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Panama Canal Ports


Canal ports gear up to handle bigger vessels

By Michell de la Ossa Prieto

The movement of containers in the Latin American Pacific has increased at a higher rate than on the Atlantic side because the Caribbean has a greater supply of ports.

On the Panamanian Atlantic side, Manzanillo International Terminal (MIT), the largest container terminal in the Caribbean in terms of infrastructure and volume, is currently preparing for the opening of the expanded canal in early 2016 with a series of improvements in cargo handling capacity at the terminal, including the relocation and modernization of the main gatehouse.

The port is currently building a 600 meter wharf and has acquired four additional post panamax gantry cranes.


The Port of Manzanillo this year celebrates 20 years of operation. During this period it has invested more than US$ 700 million to meet the needs of international maritime trade.

This Panamanian Atlantic port has a productivity rate of 32 moves per hour and has an installed capacity of 2.5 million teu – projected to reach 4 million teu as a result of the expansion.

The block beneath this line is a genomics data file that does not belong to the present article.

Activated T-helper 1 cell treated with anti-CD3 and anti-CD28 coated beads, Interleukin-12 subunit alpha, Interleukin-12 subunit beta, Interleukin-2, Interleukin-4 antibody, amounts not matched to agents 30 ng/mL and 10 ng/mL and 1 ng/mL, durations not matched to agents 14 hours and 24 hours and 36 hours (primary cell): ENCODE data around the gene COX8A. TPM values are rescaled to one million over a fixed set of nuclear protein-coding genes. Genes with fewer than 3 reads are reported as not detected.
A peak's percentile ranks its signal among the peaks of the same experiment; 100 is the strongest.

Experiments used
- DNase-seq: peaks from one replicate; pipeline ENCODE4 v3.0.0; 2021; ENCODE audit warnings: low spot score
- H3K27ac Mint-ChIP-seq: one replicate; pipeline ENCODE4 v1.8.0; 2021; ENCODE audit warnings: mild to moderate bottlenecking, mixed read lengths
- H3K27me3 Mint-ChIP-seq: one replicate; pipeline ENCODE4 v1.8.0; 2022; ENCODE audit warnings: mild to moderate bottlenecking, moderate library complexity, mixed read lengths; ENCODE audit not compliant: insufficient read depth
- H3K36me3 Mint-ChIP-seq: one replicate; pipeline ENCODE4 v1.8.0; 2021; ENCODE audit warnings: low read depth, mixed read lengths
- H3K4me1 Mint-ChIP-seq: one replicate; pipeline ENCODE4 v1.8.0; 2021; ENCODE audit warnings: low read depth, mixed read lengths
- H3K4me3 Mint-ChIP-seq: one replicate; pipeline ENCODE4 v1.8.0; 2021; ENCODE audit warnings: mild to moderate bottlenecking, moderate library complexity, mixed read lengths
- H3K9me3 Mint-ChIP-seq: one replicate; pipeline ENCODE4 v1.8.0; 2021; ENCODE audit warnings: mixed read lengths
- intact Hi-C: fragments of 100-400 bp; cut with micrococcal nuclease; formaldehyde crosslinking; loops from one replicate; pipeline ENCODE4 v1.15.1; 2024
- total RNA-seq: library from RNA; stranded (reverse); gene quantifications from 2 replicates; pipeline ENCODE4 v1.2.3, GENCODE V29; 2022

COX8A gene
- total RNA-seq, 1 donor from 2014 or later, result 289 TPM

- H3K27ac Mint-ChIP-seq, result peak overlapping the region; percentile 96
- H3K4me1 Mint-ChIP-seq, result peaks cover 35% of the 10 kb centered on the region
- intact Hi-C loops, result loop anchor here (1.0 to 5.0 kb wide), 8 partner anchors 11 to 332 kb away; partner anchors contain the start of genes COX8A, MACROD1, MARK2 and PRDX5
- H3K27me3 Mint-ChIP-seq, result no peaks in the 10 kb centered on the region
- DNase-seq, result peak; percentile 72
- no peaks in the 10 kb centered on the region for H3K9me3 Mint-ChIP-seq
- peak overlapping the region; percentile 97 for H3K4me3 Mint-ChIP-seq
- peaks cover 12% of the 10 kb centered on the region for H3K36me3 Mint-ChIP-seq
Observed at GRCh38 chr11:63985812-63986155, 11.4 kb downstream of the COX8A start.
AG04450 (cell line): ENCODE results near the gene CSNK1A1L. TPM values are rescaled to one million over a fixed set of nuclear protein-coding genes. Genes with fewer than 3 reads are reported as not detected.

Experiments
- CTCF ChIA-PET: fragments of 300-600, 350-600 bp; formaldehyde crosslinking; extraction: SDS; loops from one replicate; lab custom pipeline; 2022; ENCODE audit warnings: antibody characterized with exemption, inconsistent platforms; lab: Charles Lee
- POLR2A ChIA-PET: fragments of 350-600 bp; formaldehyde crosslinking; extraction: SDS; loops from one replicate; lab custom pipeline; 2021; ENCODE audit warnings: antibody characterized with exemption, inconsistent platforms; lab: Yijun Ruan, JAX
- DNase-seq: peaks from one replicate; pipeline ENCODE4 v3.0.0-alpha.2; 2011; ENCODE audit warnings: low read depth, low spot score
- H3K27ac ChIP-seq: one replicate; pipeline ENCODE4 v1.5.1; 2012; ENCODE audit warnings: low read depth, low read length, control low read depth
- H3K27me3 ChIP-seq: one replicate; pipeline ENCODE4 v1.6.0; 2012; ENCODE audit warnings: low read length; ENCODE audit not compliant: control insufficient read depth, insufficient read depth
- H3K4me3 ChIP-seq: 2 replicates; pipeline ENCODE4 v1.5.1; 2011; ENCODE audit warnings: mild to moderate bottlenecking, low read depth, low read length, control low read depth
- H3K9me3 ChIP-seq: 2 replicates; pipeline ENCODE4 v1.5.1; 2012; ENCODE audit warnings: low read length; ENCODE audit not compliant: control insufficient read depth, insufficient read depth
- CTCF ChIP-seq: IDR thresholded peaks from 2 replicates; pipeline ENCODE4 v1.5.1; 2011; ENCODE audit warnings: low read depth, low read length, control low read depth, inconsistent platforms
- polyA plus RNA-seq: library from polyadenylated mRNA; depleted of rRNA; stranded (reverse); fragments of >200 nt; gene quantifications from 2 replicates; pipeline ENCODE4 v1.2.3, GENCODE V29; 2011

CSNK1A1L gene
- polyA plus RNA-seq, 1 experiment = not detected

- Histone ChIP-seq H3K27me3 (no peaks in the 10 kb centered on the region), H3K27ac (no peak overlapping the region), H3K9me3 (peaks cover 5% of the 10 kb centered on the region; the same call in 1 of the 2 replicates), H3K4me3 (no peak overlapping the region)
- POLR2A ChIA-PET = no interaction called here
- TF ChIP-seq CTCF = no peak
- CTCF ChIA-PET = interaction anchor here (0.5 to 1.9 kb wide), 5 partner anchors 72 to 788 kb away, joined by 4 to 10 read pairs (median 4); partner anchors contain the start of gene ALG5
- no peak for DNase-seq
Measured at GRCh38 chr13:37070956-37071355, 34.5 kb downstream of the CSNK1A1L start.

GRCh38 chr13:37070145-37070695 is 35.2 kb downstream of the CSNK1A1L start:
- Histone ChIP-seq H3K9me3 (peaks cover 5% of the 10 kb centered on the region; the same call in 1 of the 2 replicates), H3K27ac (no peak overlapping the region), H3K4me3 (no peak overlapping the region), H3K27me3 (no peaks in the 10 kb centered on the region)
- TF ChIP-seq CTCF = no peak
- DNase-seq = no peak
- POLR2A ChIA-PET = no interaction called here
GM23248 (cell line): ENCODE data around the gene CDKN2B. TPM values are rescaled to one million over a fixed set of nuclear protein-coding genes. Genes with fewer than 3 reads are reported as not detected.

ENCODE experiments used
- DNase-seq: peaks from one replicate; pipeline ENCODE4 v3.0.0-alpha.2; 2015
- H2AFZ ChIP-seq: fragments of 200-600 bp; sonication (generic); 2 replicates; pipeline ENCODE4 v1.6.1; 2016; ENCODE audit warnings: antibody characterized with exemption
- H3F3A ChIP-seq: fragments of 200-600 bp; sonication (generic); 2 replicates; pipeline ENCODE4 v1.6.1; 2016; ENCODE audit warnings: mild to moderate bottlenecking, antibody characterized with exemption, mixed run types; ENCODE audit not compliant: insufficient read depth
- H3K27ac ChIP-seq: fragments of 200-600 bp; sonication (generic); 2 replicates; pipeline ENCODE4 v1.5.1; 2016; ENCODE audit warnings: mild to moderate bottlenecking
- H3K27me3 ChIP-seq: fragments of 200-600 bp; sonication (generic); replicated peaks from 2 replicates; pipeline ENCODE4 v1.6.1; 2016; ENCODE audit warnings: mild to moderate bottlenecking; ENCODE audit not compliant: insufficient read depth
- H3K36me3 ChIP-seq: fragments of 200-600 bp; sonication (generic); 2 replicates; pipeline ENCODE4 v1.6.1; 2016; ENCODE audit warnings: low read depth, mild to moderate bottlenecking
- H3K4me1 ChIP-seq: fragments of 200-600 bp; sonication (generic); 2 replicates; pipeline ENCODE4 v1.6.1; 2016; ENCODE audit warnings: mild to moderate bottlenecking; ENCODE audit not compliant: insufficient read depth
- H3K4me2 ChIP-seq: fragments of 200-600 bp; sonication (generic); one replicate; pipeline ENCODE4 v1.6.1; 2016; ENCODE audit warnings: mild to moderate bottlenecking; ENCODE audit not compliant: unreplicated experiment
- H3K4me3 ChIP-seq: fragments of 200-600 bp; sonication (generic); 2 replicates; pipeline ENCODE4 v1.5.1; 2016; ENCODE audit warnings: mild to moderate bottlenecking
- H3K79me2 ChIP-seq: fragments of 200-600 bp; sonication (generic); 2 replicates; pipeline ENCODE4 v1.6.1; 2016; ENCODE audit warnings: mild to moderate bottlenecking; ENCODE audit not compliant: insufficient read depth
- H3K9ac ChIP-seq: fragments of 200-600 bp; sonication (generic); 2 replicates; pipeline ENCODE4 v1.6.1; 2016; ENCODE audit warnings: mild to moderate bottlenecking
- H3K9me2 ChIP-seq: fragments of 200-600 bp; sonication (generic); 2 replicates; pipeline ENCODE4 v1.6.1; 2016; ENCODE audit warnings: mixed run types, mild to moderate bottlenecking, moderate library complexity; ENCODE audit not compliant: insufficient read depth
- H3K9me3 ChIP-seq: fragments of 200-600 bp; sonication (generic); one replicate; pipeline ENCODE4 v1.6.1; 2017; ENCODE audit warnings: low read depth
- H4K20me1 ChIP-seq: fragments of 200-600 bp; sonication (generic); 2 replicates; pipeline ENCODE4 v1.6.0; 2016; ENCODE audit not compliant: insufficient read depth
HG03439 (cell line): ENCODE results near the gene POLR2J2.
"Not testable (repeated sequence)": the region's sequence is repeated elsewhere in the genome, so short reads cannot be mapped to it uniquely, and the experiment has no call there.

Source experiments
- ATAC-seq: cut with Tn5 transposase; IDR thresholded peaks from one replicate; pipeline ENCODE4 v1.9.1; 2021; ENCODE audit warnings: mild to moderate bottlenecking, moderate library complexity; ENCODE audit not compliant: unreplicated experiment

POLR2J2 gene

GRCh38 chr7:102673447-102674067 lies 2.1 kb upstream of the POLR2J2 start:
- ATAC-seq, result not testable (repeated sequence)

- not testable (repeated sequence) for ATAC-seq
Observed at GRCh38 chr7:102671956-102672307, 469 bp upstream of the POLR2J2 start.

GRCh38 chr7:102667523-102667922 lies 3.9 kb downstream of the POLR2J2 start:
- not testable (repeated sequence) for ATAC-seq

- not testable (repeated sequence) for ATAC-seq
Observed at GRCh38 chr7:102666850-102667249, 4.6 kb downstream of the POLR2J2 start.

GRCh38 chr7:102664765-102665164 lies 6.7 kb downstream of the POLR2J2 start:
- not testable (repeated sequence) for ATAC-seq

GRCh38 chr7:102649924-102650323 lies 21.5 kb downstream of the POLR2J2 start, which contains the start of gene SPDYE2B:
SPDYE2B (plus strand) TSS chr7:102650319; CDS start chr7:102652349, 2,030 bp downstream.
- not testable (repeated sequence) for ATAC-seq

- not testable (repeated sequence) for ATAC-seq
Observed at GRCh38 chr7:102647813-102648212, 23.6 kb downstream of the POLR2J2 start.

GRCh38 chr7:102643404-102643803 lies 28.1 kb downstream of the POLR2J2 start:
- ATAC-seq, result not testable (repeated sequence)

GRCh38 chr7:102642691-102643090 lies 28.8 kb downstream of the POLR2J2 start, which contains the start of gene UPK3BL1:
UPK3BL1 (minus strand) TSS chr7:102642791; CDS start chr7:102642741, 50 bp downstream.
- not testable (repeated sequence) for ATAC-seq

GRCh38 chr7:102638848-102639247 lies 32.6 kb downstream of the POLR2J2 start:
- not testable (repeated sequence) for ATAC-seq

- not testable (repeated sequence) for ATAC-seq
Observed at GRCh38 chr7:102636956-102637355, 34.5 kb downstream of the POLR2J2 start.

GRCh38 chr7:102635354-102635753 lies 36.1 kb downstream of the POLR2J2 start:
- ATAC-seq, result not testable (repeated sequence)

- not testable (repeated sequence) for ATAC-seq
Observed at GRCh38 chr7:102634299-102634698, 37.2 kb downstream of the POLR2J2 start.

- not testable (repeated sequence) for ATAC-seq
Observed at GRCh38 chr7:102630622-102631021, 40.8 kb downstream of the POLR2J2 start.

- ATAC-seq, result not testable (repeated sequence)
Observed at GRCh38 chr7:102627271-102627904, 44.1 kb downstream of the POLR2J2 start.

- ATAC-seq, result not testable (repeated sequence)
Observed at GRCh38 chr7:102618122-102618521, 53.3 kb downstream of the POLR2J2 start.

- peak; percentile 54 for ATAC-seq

All this investment is because in about 12 months the third set of post panamax locks will open to international maritime trade, allowing vessels of up to 12,000 teu capacity to transit the canal. This means that the regional ports, and particularly those of Panama, will have the capacity to deal with these mega ships.

The largest port investments are expected in the Panamanian Pacific, commencing with a project by Singapore Ports Authority (PSA) to expand its Pacific terminal in the Port of Rodman.

The port company is awaiting approval of its expansion by the Board of Directors of the Panama Canal Authority (ACP). The plan is to expand the total area of the terminal to 40 hectares and to boost its capacity from a current level of 450,00 teu to approximately 2 million teu.

Read more: Panama Canal Ports